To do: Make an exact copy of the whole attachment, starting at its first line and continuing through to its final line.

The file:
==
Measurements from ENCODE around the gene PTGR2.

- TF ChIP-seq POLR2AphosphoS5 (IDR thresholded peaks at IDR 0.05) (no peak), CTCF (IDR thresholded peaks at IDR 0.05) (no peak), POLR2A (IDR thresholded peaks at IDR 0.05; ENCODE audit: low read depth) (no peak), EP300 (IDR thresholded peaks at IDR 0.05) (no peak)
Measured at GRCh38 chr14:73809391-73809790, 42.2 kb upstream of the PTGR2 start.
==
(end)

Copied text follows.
Measurements from ENCODE around the gene PTGR2.

- TF ChIP-seq POLR2AphosphoS5 (IDR thresholded peaks at IDR 0.05) (no peak), CTCF (IDR thresholded peaks at IDR 0.05) (no peak), POLR2A (IDR thresholded peaks at IDR 0.05; ENCODE audit: low read depth) (no peak), EP300 (IDR thresholded peaks at IDR 0.05) (no peak)
Measured at GRCh38 chr14:73809391-73809790, 42.2 kb upstream of the PTGR2 start.